The capital of Italy is located in the center of the country, surrounded by cities such as Civitavecchia in the northwest and Ostia in the west, both of which are just a few kilometers from Rome’s periphery. Ostia is also Rome’s old port city, which is still used today as a popular beach destination, and Civitavecchia is the new port, which is also used by cruise ships that offer their visitors a trip to the Eternal City.
What country is Rome located in?
The former center of the Roman Empire and today’s capital of Italy is located on the Tiber and has 2.6 million inhabitants. It is the political and cultural center of the country and at the same time the hub of railway and air traffic. With its historical and cultural sights, Rome is considered one of the most visited cities in the world. Within its walls, as an enclave, lies the sovereign state of Vatican City with the seat of the Pope, the supreme representative of the Catholic Church.
Rome is the capital of Italy. It is located approximately in the middle of the country on the Tiber River, which flows into the Mediterranean Sea. There are about three million inhabitants in and around Rome. This makes it the largest city in Italy.
The city of Rome is already more than 2,000 years old and has repeatedly played an important role in history. That is why it is also called the “Eternal City”. Today, Rome is not only the capital of Italy, but also an important center for business. Many companies have their headquarters in Rome or the surrounding area. In addition, Rome-Fiumicino Airport is the largest in all of Italy.
According to an ancient legend, Rome was founded about the year 750 BC by the twins Romulus and Remus. The two had been abandoned and allegedly raised by a she-wolf. The small town then became the capital of the Roman Empire in hundreds of years. The founding date of Rome is the beginning of the Roman era.
At the end of antiquity, however, the empire could hardly defend itself against its enemies: in 410, Germanic tribes conquered the city of Rome and took many valuable things with them.
But Rome was still an important city. For a long time the pope, the head of the Catholic Church, ruled there. This ended only in 1870. It was then that the Kingdom of Italy conquered the territory where Rome was located. The parliament and the government moved from Florence to the new capital, Rome.
In Rome you can admire many sights in particular. The center of Rome, the Old Town, has been declared a World Heritage Site by UNESCO.
The Colosseum, the Roman Forum and many other buildings date back to Roman times. Other well-known buildings date from the Renaissance and Baroque periods. Of particular note are Piazza Navona with sculptures by the sculptor Gian Lorenzo Bernini and the Trevi Fountain. There is a well-known tradition about the Trevi Fountain: it is said that whoever throws a coin into the fountain over his shoulder will return to Rome.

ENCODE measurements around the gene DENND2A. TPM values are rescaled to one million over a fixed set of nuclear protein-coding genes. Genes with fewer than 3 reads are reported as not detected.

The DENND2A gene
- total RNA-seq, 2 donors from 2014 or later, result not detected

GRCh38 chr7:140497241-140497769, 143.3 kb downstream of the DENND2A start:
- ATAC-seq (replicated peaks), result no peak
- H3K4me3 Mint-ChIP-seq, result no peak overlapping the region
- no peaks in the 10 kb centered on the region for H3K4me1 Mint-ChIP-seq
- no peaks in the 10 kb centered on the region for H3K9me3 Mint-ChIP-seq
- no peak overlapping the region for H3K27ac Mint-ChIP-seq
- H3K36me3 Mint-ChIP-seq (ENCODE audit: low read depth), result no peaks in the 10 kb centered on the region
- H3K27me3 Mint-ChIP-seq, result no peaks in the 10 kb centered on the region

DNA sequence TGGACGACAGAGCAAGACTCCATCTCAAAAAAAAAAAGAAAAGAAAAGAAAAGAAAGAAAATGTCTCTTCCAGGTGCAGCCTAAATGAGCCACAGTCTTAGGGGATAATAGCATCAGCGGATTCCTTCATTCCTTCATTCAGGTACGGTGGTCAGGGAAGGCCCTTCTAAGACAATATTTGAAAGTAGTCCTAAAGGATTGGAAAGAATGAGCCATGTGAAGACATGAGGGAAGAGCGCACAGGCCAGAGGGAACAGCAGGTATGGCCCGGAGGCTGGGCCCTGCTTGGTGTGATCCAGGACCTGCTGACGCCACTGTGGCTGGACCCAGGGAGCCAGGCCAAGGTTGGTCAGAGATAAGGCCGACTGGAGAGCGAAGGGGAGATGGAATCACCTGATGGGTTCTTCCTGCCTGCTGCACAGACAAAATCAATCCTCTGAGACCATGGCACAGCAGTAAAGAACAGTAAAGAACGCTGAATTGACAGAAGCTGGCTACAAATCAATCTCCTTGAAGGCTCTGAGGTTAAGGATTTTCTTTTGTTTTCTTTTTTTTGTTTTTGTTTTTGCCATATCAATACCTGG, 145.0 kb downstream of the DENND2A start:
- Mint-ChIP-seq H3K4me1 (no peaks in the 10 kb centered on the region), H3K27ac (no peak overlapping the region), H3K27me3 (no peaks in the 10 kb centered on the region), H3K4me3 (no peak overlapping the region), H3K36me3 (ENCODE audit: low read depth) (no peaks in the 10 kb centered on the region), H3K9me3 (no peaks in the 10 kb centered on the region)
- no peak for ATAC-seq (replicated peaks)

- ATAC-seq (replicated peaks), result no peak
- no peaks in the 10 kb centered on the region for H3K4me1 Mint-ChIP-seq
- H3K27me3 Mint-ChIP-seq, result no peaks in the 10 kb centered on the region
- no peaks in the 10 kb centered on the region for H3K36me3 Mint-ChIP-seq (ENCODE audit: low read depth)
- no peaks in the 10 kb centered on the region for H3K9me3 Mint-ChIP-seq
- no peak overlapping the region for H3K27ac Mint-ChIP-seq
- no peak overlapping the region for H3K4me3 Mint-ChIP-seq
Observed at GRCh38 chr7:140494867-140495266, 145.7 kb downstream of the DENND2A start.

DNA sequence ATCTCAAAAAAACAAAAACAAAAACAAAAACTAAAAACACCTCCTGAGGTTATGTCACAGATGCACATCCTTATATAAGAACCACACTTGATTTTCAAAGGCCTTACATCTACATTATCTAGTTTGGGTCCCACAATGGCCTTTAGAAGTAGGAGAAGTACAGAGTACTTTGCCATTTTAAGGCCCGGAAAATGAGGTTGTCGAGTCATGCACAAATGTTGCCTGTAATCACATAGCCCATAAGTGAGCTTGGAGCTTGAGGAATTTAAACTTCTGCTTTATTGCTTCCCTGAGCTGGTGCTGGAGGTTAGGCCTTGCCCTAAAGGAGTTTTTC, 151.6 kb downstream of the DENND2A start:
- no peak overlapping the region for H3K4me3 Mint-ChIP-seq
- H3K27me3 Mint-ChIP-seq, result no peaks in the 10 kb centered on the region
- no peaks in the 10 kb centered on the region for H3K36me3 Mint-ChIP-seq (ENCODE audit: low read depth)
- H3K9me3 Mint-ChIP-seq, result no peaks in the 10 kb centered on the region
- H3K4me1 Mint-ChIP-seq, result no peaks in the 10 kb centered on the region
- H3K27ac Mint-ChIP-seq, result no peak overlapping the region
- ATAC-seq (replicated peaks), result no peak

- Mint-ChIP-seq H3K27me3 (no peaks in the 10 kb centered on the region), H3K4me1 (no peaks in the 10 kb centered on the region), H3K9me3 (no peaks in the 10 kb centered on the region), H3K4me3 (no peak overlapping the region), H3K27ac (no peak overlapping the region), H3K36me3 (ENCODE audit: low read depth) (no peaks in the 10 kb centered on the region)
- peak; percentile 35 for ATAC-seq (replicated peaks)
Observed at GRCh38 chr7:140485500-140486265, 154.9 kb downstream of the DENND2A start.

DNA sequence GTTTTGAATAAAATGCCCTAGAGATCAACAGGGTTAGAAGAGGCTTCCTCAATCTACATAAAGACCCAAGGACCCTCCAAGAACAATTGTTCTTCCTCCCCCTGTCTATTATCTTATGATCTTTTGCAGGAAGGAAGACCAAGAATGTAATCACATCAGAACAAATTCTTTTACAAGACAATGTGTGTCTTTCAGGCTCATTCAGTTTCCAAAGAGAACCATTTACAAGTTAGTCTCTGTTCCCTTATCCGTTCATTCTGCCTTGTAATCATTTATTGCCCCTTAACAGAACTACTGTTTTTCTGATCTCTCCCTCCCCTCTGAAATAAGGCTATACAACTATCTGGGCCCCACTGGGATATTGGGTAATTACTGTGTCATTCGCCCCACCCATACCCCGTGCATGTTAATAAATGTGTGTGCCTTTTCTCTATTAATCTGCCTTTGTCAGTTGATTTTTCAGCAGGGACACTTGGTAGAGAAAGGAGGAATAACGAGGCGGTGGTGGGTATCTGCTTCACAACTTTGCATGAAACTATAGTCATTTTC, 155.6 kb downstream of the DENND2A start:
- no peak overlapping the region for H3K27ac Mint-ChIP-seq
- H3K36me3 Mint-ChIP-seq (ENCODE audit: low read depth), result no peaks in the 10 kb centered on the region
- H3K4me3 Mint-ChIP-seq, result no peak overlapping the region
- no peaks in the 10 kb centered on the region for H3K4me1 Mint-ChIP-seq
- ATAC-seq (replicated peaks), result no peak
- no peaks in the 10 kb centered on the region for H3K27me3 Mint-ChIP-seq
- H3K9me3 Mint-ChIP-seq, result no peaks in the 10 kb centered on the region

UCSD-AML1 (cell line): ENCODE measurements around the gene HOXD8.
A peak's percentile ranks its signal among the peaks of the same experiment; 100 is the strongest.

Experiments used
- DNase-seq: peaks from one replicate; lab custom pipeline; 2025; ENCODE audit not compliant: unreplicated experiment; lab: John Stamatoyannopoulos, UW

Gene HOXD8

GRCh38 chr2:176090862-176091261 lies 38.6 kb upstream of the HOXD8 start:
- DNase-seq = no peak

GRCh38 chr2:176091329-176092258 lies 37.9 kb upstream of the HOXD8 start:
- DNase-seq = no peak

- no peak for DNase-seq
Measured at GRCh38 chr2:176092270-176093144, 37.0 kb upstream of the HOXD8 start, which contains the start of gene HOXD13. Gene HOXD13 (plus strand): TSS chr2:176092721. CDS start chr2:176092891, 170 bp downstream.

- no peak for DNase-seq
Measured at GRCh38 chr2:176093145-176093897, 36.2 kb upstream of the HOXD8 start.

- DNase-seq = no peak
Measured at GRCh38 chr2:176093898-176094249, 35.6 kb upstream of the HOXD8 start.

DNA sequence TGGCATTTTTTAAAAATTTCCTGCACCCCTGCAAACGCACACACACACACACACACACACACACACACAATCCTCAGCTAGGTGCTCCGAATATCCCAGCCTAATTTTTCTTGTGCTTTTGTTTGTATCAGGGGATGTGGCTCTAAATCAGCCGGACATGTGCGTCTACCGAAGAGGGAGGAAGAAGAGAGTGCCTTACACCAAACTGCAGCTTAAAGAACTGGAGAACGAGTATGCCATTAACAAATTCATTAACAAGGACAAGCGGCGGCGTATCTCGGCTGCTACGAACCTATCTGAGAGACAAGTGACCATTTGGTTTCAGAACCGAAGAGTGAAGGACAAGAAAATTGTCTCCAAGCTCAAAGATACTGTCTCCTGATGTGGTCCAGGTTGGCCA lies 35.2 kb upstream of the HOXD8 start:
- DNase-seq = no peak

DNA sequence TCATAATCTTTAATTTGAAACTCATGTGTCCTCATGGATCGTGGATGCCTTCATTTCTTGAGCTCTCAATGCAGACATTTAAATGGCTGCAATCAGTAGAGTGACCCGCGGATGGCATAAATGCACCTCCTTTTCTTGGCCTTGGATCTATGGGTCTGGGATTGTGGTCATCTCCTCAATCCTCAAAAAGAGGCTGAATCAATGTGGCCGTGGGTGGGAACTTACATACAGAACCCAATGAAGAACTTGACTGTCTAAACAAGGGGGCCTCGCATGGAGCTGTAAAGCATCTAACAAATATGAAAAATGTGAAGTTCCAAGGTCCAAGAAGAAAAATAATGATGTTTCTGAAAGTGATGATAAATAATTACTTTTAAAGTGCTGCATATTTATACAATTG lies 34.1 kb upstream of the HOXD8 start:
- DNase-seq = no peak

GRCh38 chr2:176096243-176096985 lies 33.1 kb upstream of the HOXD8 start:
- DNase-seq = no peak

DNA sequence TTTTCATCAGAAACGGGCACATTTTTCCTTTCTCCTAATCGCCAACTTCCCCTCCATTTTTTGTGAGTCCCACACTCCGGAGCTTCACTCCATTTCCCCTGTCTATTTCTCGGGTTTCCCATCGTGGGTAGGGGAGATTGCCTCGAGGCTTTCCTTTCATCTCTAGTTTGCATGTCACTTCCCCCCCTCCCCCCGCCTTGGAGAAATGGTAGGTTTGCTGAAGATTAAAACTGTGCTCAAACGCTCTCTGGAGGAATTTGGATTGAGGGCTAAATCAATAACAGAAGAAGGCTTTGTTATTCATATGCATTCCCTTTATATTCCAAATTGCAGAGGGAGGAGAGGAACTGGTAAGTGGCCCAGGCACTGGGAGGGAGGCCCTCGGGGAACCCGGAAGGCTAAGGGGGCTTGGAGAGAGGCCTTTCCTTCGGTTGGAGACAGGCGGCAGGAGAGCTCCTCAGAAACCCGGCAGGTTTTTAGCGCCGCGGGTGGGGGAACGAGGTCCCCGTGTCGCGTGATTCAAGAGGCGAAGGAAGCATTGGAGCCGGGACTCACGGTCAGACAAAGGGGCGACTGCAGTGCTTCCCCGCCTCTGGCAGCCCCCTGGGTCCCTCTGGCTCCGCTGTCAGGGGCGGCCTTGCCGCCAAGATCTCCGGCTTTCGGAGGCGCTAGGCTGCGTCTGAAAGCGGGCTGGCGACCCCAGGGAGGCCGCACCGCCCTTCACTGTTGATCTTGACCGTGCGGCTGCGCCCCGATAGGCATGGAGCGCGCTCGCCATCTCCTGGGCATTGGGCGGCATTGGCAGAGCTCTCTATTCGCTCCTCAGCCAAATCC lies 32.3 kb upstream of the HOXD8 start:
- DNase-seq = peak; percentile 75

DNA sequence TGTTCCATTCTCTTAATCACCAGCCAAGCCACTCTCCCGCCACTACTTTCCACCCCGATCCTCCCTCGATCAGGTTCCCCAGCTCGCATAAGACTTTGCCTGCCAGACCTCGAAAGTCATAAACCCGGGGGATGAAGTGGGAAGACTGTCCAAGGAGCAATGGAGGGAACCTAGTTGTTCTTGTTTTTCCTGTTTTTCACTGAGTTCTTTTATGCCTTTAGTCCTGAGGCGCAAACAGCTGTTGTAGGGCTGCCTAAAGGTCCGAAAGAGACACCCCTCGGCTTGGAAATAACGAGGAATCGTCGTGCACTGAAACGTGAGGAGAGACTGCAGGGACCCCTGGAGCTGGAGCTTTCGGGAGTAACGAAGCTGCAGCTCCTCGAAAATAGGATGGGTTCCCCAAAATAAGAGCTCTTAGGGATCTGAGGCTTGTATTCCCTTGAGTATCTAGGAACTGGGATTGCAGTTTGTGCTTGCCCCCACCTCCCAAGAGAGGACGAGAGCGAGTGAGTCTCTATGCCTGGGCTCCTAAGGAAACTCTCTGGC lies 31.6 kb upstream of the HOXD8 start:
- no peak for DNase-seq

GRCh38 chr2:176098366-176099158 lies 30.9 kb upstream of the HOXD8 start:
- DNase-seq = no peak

In the middle of Rome is the Vatican, the smallest state in the world. In the Vatican is St. Peter’s Basilica, the seat of the Pope. In addition, there is the Sistine Chapel with wall paintings by Michelangelo.
Rome can look back on a long history, which begins with its mythical foundation by Romulus and Remus in 753 BC. In the following 2800 years, the city has established itself not only as a capital of art and culture, but also as a symbol of antiquity. After its foundation, it slowly began to expand further and further, eventually expanding over many centuries into an empire – the Roman Empire. In Rome’s greatest abundance of power, the former city-state dominated three quarters of Europe as well as parts of Asia and Africa.
With its fall in 486 A.D., Rome – which by now was again and again the capital of the Catholic Church and is still with the Vatican today – initially lost its prestige and importance, until it re-established itself as a power factor with the development of the papal State from the ninth century onwards. The city has been invaded many times in its history, destroyed by enemies but also friends – for example by the devastating fire commissioned by Nero – and haunted by epidemics and wars of all kinds – especially the ecclesiastical and power–political ones – but all this to date contributes to the unique image of today’s Italian capital, which everywhere has testimonies of its ancient culture and history to offer.
Is Rome in Italy or Greece?
Is Rome in Italy or Italy in Rome?
Is Rome in Europe or Italy?